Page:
rdt_config_file = ""

  [plugins."io.containerd.snapshotter.v1.aufs"]
    root_path = ""

  [plugins."io.containerd.snapshotter.v1.btrfs"]
    root_path = ""

  [plugins."io.containerd.snapshotter.v1.devmapper"]
    async_remove = false
    base_image_size = ""
    discard_blocks = false
    fs_options = ""
    fs_type = ""
    pool_name = ""
    root_path = ""

  [plugins."io.containerd.snapshotter.v1.native"]
    root_path = ""

  [plugins."io.containerd.snapshotter.v1.overlayfs"]
    root_path = ""
    upperdir_label = false

  [plugins."io.containerd.snapshotter.v1.zfs"]
    root_path = ""

  [plugins."io.containerd.tracing.processor.v1.otlp"]
    endpoint = ""
    insecure = false
    protocol = ""

[proxy_plugins]

[stream_processors]

  [stream_processors."io.containerd.ocicrypt.decoder.v1.tar"]
    accepts = ["application/vnd.oci.image.layer.v1.tar+encrypted"]
    args = ["--decryption-keys-path", "/etc/containerd/ocicrypt/keys"]
    env = ["OCICRYPT_KEYPROVIDER_CONFIG=/etc/containerd/ocicrypt/ocicrypt_keyprovider.conf"]
    path = "ctd-decoder"
    returns = "application/vnd.oci.image.layer.v1.tar"

  [stream_processors."io.containerd.ocicrypt.decoder.v1.tar.gzip"]
    accepts = ["application/vnd.oci.image.layer.v1.tar+gzip+encrypted"]
    args = ["--decryption-keys-path", "/etc/containerd/ocicrypt/keys"]
    env = ["OCICRYPT_KEYPROVIDER_CONFIG=/etc/containerd/ocicrypt/ocicrypt_keyprovider.conf"]
    path = "ctd-decoder"
    returns = "application/vnd.oci.image.layer.v1.tar+gzip"

[timeouts]
  "io.containerd.timeout.bolt.open" = "0s"
  "io.containerd.timeout.shim.cleanup" = "5s"
  "io.containerd.timeout.shim.load" = "5s"
  "io.containerd.timeout.shim.shutdown" = "3s"
  "io.containerd.timeout.task.state" = "2s"

[ttrpc]
  address = ""
  gid = 0
  uid = 0

Once you generate the default config, you need to enable systemd cgroup for the containerd low-level container runtime, runc by changing the value of SystemdCgroup from false to true.

sed -i '/SystemdCgroup/s/false/true/' /etc/containerd/config.toml

Start and enable containerd to run on system boot;

systemctl enable --now containerd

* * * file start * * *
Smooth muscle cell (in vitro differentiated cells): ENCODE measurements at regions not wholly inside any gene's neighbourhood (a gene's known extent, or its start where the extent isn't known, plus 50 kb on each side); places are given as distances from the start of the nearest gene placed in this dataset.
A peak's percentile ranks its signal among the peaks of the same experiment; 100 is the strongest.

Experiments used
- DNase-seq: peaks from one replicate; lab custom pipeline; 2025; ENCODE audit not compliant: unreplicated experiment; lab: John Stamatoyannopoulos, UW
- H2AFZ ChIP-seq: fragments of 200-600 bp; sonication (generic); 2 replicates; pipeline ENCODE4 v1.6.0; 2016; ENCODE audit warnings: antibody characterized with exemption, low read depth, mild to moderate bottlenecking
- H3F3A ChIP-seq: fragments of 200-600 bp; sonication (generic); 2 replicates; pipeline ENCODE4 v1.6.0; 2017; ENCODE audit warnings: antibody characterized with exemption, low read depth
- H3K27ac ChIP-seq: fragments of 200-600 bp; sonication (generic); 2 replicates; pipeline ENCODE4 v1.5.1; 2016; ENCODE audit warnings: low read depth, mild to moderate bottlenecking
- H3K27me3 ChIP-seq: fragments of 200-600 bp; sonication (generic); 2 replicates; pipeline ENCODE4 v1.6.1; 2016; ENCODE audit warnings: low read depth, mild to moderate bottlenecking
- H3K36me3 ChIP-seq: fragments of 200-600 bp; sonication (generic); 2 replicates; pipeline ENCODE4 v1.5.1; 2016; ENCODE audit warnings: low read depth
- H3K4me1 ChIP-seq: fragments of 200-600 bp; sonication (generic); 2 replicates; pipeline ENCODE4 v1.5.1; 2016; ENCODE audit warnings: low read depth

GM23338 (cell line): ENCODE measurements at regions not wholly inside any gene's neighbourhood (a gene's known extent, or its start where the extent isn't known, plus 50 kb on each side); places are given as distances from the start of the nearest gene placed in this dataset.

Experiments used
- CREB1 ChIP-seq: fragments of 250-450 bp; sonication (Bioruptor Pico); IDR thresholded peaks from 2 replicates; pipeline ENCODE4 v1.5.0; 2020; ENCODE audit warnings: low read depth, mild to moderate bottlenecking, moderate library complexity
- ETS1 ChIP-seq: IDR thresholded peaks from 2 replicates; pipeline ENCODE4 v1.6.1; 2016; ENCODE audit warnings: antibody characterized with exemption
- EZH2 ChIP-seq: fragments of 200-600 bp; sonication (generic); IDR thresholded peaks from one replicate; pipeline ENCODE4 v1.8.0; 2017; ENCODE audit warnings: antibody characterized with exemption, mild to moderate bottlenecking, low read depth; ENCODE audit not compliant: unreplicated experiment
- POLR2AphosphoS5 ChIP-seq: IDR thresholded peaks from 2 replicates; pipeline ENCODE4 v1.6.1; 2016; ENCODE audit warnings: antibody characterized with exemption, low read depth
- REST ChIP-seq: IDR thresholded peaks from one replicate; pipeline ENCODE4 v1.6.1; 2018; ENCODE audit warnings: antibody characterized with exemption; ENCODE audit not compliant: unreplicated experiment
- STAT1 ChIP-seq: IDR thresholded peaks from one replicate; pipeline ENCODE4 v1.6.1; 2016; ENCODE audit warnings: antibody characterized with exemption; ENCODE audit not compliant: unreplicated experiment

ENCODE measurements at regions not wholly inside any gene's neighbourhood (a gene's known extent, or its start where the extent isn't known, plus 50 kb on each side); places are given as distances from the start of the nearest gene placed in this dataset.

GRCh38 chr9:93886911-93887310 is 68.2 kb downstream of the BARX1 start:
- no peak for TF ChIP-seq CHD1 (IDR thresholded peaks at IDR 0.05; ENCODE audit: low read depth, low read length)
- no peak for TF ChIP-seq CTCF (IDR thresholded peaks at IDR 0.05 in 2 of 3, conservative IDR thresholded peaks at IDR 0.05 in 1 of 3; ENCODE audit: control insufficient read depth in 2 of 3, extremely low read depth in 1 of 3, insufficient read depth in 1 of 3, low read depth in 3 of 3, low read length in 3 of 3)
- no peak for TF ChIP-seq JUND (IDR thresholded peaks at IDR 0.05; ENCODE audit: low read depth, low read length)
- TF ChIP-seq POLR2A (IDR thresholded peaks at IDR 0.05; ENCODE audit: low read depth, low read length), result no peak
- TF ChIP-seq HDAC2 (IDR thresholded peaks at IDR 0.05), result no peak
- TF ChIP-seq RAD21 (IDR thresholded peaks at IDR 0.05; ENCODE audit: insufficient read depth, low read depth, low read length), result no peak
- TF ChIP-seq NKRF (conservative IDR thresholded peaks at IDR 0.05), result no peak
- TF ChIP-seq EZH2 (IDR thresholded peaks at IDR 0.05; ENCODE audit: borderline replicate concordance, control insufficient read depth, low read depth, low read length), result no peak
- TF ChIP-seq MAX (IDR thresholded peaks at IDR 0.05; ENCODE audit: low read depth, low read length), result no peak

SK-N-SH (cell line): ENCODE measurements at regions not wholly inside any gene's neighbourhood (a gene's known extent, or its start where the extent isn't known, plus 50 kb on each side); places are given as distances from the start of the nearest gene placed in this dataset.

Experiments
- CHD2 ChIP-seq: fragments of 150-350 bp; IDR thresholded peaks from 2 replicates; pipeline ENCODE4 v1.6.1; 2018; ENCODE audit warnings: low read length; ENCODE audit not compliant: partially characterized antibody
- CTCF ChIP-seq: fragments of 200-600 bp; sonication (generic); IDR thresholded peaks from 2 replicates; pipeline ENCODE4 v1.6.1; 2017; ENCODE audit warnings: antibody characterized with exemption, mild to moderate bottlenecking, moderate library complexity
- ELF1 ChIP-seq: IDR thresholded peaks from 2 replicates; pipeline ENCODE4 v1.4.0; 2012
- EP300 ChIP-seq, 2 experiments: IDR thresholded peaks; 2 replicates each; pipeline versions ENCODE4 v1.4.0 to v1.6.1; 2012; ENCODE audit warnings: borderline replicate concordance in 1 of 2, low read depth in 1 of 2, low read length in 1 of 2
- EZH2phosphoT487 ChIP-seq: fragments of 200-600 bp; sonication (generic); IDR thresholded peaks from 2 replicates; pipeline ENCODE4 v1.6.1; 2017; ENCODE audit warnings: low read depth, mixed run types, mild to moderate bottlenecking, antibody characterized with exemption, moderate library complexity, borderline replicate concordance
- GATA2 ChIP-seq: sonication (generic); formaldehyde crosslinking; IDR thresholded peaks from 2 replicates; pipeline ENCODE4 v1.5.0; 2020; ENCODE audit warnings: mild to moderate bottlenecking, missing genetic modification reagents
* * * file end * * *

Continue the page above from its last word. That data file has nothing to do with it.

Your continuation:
Confirm the status;

systemctl status containerd

● containerd.service - containerd container runtime
     Loaded: loaded (/lib/systemd/system/containerd.service; enabled; vendor preset: enabled)
     Active: active (running) since Sat 2023-04-29 19:13:46 UTC; 1s ago
       Docs: https://containerd.io
    Process: 4843 ExecStartPre=/sbin/modprobe overlay (code=exited, status=0/SUCCESS)
   Main PID: 4844 (containerd)
      Tasks: 9
     Memory: 12.1M
        CPU: 73ms
     CGroup: /system.slice/containerd.service
             └─4844 /usr/bin/containerd

Apr 29 19:13:46 master.kifarunix-demo.com containerd[4844]: time="2023-04-29T19:13:46.862483393Z" level=info msg=serving... address=/run/containerd/containerd.sock.ttrpc
Apr 29 19:13:46 master.kifarunix-demo.com containerd[4844]: time="2023-04-29T19:13:46.862616586Z" level=info msg=serving... address=/run/containerd/containerd.sock
Apr 29 19:13:46 master.kifarunix-demo.com containerd[4844]: time="2023-04-29T19:13:46.862780610Z" level=info msg="containerd successfully booted in 0.022699s"
Apr 29 19:13:46 master.kifarunix-demo.com systemd[1]: Started containerd container runtime.
Apr 29 19:13:46 master.kifarunix-demo.com containerd[4844]: time="2023-04-29T19:13:46.865481875Z" level=info msg="Start subscribing containerd event"
Apr 29 19:13:46 master.kifarunix-demo.com containerd[4844]: time="2023-04-29T19:13:46.865684317Z" level=info msg="Start recovering state"
Apr 29 19:13:46 master.kifarunix-demo.com containerd[4844]: time="2023-04-29T19:13:46.865869390Z" level=info msg="Start event monitor"